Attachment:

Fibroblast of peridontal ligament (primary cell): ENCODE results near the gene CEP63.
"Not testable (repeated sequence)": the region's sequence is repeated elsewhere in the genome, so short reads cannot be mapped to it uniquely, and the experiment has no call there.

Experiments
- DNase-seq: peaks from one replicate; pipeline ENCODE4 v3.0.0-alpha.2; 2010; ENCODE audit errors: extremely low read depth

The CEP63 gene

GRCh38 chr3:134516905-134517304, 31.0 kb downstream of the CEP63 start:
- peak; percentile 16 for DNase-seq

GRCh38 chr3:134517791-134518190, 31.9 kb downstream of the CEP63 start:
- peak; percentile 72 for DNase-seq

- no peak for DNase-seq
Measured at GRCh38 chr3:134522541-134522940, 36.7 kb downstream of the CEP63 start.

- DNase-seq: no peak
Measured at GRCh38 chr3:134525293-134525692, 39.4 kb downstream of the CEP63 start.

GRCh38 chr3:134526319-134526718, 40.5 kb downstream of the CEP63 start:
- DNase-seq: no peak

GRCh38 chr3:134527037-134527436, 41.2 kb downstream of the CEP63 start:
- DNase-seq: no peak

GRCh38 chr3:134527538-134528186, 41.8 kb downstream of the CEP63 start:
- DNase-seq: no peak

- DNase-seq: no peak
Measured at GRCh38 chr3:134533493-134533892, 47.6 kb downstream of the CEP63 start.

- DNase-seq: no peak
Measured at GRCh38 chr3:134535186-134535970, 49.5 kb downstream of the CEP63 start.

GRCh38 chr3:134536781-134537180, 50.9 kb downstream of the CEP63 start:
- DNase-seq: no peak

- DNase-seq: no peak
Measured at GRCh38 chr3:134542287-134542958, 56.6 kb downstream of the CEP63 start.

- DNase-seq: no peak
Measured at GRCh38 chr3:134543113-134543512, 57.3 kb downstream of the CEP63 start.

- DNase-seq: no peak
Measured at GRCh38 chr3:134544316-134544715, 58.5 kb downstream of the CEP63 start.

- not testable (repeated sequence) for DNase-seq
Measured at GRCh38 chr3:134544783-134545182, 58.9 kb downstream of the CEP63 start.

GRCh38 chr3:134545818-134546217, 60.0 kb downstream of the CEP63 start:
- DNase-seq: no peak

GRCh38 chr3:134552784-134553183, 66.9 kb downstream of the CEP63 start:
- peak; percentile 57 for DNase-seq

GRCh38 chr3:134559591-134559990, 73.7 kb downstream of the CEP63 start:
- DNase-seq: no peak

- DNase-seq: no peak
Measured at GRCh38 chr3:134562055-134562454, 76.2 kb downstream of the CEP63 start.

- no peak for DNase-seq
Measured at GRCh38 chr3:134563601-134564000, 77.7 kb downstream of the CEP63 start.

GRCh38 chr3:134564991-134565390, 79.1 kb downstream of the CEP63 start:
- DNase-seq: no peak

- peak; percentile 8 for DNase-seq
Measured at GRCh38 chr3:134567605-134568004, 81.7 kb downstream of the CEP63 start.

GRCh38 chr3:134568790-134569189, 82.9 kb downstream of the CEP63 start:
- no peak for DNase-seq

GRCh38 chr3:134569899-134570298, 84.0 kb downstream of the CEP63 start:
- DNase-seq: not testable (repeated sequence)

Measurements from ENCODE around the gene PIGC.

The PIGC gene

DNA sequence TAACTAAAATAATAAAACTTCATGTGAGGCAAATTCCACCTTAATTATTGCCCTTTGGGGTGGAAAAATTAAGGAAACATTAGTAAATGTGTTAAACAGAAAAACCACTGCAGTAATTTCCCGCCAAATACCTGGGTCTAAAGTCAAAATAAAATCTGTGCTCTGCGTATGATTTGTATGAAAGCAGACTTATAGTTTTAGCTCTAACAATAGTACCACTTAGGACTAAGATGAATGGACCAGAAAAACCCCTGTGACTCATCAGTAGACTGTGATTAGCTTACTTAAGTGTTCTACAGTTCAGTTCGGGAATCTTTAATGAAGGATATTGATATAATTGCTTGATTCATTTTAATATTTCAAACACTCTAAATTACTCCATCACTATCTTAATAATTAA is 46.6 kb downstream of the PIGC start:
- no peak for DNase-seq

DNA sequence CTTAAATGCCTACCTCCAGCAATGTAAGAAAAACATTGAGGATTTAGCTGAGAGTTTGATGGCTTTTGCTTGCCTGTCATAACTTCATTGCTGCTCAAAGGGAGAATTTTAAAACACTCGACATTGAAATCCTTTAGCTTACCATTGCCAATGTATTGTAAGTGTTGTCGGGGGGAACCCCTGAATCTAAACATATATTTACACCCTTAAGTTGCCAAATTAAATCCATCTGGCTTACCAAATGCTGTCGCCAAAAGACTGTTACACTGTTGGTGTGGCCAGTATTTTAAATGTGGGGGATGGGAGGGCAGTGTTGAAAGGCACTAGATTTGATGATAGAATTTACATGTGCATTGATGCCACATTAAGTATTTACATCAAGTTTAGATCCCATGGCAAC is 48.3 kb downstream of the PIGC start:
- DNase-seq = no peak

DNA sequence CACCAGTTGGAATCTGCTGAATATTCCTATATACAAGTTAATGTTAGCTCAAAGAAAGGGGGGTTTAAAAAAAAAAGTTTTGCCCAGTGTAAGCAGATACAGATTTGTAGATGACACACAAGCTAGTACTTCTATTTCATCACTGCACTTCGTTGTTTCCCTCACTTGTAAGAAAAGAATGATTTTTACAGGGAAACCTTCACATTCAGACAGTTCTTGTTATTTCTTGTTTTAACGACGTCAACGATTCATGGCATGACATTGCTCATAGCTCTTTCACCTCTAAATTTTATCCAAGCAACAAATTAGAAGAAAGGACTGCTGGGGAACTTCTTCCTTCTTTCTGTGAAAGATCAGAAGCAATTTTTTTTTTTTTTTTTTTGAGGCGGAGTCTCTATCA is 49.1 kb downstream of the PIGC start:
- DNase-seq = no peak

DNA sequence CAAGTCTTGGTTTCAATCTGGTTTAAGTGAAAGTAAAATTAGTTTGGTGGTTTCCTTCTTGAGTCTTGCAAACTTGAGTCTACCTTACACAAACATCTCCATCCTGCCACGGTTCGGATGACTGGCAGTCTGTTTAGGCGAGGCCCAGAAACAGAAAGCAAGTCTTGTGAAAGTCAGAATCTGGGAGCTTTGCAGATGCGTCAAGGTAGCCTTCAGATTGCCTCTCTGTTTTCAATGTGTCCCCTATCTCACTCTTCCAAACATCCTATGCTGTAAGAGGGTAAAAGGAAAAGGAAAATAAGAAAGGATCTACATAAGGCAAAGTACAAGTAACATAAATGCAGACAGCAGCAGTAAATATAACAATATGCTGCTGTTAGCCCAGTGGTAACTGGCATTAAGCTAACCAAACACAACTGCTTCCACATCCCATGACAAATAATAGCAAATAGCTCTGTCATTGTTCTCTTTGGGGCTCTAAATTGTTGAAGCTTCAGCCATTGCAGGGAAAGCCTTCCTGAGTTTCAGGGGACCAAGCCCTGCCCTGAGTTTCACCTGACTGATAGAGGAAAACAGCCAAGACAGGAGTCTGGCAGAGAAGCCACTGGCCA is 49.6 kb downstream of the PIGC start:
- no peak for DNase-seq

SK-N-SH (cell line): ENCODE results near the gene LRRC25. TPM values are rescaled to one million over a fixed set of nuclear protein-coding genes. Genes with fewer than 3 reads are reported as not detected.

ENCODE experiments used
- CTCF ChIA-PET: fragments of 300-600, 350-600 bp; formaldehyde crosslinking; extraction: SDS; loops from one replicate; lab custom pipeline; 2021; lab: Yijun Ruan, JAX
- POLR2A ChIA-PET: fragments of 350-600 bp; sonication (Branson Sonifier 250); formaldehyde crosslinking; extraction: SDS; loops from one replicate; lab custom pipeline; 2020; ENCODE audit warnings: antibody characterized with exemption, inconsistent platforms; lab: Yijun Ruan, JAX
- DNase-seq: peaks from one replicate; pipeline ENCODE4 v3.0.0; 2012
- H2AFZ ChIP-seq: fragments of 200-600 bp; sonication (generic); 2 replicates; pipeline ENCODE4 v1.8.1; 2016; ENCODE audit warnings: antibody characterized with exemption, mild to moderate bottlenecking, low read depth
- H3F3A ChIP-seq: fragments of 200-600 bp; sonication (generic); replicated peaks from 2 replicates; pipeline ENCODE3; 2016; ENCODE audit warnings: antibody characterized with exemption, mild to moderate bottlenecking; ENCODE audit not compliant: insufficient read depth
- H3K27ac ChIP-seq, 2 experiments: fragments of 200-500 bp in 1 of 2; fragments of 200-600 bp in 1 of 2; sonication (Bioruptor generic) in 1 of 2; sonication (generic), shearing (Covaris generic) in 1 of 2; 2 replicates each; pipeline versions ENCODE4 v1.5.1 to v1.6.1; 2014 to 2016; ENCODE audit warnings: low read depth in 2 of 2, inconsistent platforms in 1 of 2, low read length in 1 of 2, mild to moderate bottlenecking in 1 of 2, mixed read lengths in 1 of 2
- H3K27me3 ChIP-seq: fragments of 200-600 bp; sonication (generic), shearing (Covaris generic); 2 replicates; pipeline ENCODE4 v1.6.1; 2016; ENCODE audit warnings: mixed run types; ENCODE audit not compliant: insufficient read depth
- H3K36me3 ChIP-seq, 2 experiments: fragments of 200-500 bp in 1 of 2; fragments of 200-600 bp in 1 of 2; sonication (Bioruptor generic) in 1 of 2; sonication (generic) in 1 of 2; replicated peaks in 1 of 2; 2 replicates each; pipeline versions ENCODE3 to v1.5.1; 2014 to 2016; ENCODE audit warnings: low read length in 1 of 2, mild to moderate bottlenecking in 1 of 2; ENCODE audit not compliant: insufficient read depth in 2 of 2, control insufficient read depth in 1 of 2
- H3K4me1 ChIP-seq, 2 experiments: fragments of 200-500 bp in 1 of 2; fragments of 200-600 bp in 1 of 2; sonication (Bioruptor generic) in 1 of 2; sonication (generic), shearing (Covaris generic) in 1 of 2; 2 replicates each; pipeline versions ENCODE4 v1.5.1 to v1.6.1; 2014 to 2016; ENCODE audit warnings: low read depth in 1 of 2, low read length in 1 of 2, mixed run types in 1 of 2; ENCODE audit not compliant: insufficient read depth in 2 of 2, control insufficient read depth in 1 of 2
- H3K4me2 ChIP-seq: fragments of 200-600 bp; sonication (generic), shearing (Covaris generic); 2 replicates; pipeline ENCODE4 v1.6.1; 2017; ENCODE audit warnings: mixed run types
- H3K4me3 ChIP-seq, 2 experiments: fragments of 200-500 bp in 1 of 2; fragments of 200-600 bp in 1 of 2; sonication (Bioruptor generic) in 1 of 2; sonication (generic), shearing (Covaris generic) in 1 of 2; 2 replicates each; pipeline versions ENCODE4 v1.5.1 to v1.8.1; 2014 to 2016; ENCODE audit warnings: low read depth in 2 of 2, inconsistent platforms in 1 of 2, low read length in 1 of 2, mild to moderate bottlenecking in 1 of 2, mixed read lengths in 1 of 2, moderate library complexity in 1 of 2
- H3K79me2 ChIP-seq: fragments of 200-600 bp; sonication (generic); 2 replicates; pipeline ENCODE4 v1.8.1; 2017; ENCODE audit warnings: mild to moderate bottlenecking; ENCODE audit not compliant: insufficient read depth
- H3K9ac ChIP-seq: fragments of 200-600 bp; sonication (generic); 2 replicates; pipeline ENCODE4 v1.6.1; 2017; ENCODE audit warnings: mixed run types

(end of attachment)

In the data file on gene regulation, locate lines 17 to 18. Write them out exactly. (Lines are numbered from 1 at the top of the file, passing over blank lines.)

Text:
- DNase-seq: no peak

GRCh38 chr3:134527538-134528186, 41.8 kb downstream of the CEP63 start: